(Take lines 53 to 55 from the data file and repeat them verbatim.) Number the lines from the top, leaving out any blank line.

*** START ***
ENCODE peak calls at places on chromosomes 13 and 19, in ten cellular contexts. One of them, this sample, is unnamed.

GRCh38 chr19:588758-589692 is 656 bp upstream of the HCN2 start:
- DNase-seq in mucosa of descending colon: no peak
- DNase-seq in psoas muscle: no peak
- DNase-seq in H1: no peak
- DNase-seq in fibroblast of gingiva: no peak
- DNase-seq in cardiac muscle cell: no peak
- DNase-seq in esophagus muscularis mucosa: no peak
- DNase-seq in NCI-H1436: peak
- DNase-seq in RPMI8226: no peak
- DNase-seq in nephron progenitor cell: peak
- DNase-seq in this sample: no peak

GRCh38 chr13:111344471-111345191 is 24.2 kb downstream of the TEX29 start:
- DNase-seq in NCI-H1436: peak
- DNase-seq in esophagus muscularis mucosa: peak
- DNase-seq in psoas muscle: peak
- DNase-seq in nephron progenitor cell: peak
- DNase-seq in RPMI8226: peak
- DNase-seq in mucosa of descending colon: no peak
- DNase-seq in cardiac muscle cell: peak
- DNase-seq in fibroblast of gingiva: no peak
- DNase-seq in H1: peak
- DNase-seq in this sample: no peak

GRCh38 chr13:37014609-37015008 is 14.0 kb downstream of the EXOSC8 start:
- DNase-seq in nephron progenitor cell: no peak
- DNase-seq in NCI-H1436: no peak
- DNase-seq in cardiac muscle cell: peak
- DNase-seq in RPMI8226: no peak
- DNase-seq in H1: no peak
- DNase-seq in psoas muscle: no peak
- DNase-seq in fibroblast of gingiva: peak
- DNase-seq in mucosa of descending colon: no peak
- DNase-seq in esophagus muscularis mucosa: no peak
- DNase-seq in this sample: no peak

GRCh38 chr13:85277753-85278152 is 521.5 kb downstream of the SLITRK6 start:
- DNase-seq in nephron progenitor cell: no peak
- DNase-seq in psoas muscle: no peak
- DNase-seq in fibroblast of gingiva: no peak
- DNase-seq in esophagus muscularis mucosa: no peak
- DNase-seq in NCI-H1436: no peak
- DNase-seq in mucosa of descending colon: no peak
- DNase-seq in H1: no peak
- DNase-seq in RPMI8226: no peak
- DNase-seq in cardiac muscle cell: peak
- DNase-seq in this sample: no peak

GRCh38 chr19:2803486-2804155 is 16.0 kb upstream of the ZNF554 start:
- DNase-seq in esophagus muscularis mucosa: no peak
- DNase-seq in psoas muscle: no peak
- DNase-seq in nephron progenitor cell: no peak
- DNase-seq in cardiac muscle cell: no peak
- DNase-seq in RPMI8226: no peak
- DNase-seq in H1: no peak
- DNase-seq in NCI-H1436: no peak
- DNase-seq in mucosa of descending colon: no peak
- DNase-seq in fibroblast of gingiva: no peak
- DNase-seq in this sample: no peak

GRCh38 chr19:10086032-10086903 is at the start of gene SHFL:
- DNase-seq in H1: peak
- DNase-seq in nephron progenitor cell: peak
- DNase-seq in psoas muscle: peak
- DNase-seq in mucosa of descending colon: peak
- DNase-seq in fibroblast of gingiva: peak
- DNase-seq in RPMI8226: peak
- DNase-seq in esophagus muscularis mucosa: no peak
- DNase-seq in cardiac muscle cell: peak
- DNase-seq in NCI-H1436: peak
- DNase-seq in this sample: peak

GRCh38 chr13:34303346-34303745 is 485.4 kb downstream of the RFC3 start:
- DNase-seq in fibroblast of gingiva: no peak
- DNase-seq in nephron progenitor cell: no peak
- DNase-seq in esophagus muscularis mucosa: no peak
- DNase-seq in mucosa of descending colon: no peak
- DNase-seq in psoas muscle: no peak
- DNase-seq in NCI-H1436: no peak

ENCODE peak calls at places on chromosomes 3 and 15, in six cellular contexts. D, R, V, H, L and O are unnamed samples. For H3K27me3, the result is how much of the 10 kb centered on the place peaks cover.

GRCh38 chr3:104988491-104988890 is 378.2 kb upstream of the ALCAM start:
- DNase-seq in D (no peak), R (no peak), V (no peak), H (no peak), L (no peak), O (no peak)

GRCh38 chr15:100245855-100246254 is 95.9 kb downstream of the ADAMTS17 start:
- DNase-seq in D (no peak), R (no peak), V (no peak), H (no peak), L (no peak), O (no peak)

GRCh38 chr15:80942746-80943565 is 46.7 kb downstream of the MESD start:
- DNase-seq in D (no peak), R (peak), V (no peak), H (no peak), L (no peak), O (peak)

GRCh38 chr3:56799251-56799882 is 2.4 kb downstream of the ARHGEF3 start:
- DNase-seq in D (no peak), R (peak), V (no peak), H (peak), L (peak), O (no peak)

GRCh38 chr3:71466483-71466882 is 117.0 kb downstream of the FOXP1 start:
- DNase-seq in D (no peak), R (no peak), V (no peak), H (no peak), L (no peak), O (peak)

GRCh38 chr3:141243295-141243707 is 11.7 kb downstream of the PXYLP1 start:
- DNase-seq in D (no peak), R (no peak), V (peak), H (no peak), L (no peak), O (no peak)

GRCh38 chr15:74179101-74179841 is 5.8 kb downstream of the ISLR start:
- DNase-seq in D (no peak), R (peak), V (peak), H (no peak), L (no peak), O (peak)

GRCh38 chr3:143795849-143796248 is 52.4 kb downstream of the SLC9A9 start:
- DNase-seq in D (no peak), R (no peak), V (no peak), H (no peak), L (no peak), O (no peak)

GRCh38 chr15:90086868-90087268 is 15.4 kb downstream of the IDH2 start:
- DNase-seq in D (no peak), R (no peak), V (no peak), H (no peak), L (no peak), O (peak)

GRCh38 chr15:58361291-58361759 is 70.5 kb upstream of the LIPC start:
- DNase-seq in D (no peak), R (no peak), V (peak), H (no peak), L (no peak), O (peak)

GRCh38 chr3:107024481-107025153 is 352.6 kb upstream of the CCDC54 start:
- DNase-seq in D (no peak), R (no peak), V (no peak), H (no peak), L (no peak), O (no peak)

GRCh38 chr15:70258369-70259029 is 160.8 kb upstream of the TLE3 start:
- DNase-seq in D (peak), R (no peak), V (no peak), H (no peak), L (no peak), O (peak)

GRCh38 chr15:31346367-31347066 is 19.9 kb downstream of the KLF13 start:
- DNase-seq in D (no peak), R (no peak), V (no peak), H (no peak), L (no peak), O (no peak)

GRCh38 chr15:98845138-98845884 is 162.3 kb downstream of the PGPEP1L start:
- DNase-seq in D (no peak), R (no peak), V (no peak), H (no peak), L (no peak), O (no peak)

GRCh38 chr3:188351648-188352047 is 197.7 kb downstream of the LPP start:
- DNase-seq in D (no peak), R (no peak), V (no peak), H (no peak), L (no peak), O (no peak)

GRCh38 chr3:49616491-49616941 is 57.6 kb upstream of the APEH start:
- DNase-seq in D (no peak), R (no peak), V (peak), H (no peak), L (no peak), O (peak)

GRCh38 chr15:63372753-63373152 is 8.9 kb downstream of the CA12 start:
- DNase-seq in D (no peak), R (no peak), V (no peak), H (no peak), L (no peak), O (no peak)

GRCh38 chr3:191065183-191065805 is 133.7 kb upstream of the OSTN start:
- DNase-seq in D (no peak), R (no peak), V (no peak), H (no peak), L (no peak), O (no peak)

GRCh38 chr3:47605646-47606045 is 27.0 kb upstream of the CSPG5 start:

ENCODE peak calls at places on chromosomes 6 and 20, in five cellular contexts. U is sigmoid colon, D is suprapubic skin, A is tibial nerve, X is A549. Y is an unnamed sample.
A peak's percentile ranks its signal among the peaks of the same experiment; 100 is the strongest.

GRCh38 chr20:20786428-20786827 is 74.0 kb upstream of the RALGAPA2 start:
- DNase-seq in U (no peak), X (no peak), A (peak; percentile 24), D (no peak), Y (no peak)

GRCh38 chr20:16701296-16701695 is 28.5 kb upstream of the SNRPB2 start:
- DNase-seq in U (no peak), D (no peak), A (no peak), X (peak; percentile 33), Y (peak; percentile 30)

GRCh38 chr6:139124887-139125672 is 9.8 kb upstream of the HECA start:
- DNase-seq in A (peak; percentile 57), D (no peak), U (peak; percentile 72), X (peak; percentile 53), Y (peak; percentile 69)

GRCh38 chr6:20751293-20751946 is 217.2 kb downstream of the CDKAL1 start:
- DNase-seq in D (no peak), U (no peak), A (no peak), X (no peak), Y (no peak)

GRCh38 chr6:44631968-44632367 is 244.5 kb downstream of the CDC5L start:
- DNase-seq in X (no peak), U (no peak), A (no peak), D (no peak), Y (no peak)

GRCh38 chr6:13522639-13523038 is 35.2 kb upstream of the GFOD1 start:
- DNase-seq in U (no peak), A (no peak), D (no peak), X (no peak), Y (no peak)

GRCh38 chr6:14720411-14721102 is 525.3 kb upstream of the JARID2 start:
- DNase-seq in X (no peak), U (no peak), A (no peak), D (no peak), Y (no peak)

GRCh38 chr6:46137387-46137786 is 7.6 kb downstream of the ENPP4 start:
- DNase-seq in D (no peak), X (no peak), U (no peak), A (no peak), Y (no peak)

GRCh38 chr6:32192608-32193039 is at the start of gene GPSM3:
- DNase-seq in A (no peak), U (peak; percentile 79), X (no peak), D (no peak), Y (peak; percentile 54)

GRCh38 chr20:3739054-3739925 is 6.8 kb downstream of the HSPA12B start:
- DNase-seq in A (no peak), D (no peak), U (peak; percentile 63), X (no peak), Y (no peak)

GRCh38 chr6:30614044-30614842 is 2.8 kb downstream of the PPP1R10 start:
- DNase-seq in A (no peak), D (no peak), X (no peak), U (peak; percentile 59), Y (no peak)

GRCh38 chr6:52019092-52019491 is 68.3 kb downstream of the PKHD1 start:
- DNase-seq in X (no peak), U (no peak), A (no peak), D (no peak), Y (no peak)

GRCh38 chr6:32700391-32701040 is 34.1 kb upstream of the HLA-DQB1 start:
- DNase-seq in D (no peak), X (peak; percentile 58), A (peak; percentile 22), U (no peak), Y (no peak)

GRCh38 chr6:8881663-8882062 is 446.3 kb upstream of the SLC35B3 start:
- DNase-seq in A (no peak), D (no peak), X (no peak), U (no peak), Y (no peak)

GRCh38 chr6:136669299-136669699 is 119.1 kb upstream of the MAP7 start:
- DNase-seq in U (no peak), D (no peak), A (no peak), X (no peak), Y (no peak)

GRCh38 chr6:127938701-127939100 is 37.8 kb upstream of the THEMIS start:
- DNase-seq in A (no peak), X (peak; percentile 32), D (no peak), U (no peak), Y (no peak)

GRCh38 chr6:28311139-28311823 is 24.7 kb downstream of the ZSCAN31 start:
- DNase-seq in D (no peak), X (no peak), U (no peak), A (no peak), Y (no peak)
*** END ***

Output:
- DNase-seq in NCI-H1436: no peak
- DNase-seq in mucosa of descending colon: no peak
- DNase-seq in fibroblast of gingiva: no peak